A similar phenomenon appears when you drive through a snow storm. Even though the snow is falling straight down, it appears to originate at some point forward of your car. This is because as snow falls, your car is moving toward the snow. Similarly, as the starlight falls down the telescope tube, the telescope tube is moving with the earth and the light ray will hit the side of the tube instead of the eyepiece unless the telescope is tilted slightly.
The effect is small, and detectable only with special instruments, but it counts as a proof that the Earth is moving.
Huzzah! Sorta. It may not convince non-specialists, however.
1734. Bradley’s paper is translated into Italian
1744. A "corrected" copy of Galileo's Dialogue is printed in Italy. Not a word is changed, but the term "if" is inserted in various marginal topic headers. This would have been all that was necessary had the original recommendation of the extensor been followed in the Galileo trial.
1758. Copernicanism is removed from the Index. Stellar aberration seems to have been sufficient.
Jun-Sep, 1791. In a series of experiments, Giovanni Guglielmini, a professor of mathematics at the University of Bologna, drops weights from the Torre dei Asinelli in Bologna -- the same tower used earlier by Riccioli and Grimaldi -- and finds an eastward (and southward) deflection. Concerned with windage, he repeats the experiment down the center of the spiral staircase at the Instituto della Scienze and finds a 4 mm Coriolis deflection over a 29 m drop; thus providing direct empirical evidence of the rotation of the Earth. These experiments are later confirmed in Germany (using a mine shaft) and in the United States.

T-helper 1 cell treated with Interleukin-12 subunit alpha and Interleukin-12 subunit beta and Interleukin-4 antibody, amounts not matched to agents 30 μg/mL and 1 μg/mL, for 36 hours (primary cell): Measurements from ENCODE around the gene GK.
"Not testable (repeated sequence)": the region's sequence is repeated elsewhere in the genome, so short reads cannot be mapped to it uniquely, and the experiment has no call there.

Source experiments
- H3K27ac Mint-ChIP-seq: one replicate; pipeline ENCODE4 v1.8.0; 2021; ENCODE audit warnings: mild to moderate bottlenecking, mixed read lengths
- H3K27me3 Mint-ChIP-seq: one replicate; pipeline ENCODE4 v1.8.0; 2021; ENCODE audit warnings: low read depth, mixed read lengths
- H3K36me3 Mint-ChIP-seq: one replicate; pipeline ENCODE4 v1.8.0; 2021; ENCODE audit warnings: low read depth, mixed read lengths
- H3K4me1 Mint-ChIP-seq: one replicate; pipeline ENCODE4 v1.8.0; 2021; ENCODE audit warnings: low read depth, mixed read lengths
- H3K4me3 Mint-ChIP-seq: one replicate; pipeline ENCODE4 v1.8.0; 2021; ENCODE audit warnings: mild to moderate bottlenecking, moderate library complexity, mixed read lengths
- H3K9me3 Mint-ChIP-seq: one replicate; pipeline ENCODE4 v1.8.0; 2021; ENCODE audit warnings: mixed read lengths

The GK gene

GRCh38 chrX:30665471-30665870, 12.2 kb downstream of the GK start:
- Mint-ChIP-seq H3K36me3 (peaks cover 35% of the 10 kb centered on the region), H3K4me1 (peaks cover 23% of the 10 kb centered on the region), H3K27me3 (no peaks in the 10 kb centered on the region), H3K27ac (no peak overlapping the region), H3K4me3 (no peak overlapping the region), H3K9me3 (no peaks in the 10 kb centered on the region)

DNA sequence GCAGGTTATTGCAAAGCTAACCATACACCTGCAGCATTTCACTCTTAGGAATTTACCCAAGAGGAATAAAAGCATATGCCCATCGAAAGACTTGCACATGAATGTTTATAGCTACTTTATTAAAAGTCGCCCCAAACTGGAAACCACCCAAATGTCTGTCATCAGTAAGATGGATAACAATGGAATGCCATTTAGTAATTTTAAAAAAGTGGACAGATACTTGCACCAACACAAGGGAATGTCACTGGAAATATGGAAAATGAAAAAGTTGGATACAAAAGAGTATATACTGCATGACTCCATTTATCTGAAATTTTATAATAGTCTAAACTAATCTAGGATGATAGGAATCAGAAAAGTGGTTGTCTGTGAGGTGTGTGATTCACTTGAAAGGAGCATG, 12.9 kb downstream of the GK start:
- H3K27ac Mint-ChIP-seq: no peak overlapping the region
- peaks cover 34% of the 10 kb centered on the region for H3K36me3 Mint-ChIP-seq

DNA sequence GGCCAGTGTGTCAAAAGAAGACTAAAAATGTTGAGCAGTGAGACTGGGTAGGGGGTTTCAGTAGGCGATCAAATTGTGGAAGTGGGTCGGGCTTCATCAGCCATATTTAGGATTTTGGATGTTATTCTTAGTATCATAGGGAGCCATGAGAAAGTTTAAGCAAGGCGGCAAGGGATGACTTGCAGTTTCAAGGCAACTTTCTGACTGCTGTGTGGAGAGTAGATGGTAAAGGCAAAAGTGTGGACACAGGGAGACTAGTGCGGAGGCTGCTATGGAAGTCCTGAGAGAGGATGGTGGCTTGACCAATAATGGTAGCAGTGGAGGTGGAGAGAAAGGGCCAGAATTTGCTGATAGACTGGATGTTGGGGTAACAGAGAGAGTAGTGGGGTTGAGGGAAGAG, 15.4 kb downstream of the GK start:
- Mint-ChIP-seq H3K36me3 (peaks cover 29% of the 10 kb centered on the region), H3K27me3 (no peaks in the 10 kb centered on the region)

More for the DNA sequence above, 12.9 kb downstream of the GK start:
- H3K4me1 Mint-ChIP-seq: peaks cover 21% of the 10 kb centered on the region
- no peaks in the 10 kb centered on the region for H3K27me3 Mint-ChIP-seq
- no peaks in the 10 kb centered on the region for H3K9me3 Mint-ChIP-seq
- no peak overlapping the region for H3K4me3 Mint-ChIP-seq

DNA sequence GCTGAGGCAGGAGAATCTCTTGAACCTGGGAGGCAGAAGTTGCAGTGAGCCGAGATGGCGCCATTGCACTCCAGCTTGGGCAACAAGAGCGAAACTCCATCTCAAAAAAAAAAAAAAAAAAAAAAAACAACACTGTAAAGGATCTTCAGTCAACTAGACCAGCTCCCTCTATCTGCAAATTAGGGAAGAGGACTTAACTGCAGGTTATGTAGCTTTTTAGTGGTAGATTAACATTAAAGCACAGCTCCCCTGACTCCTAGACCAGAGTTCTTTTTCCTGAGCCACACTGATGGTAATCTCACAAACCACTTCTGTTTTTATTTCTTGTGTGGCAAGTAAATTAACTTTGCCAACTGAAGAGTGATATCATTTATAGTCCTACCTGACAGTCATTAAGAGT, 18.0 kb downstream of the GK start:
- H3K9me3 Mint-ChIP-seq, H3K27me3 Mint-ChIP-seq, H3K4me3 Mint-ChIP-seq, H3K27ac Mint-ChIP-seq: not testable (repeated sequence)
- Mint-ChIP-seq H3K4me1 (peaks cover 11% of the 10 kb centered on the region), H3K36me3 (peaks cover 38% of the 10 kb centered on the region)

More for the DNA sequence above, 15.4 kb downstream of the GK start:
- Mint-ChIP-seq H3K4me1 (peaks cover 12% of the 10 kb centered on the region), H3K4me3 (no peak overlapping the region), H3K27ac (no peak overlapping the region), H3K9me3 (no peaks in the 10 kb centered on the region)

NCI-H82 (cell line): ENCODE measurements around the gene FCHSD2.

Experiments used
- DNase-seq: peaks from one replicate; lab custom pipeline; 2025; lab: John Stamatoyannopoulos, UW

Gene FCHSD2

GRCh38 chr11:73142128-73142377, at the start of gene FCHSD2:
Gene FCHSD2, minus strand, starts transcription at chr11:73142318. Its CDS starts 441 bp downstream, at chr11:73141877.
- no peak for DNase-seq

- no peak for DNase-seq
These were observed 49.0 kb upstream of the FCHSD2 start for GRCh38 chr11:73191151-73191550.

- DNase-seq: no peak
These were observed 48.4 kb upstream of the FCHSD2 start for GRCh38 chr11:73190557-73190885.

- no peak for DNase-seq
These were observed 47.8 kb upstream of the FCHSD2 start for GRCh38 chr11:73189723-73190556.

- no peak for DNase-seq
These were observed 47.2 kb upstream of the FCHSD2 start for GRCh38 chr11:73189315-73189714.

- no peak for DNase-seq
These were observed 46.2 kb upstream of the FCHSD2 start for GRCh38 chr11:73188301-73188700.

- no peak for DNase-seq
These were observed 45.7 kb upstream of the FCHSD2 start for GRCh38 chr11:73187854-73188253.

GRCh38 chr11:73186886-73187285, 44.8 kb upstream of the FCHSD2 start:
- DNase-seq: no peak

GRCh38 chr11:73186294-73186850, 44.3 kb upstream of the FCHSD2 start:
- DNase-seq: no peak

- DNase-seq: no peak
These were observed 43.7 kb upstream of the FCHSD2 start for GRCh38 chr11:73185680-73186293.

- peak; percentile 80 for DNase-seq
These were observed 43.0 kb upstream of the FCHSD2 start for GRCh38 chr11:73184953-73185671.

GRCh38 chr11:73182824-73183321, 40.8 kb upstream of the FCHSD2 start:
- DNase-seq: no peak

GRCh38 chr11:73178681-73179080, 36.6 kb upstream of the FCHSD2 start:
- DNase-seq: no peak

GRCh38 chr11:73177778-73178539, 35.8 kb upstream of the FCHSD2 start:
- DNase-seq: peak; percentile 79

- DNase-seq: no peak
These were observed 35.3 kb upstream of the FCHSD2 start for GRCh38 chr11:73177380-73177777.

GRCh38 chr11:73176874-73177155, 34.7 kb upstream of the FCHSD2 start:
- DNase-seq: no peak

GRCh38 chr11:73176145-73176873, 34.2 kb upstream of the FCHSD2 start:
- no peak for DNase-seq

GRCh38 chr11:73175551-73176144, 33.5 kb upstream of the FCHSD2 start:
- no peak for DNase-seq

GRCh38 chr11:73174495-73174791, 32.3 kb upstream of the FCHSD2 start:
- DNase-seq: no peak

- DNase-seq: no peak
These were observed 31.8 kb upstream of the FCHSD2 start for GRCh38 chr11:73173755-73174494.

1806. Giuseppi Calandrelli, director of the observatory at the Roman College publishes "Ozzervatione e riflessione sulla paralasse annua dall’alfa della Lira," reporting parallax in α-Lyrae. This provides a simple direct observation of the revolution of the Earth.
|Zeus: I've got a splitting headache!|
Courtier: Uh... Got wimmin on yer mind?
1820. Giuseppe Settele, astronomy professor at the Sapienza (now the University of Rome) incorporates these findings into the second volume of his Elementa di Ottica e di Astronomia, and tells his colleague, Benedetto Olivieri (who is then Commissary of the Holy Office) that this provides the demonstration requested by Bellarmino back in 1616. Olivieri agrees, and convinces the Office and Pope Pius VII.
12 Aug 1820. The injunction is lifted in light of the astronomical discoveries made since Galileo's time: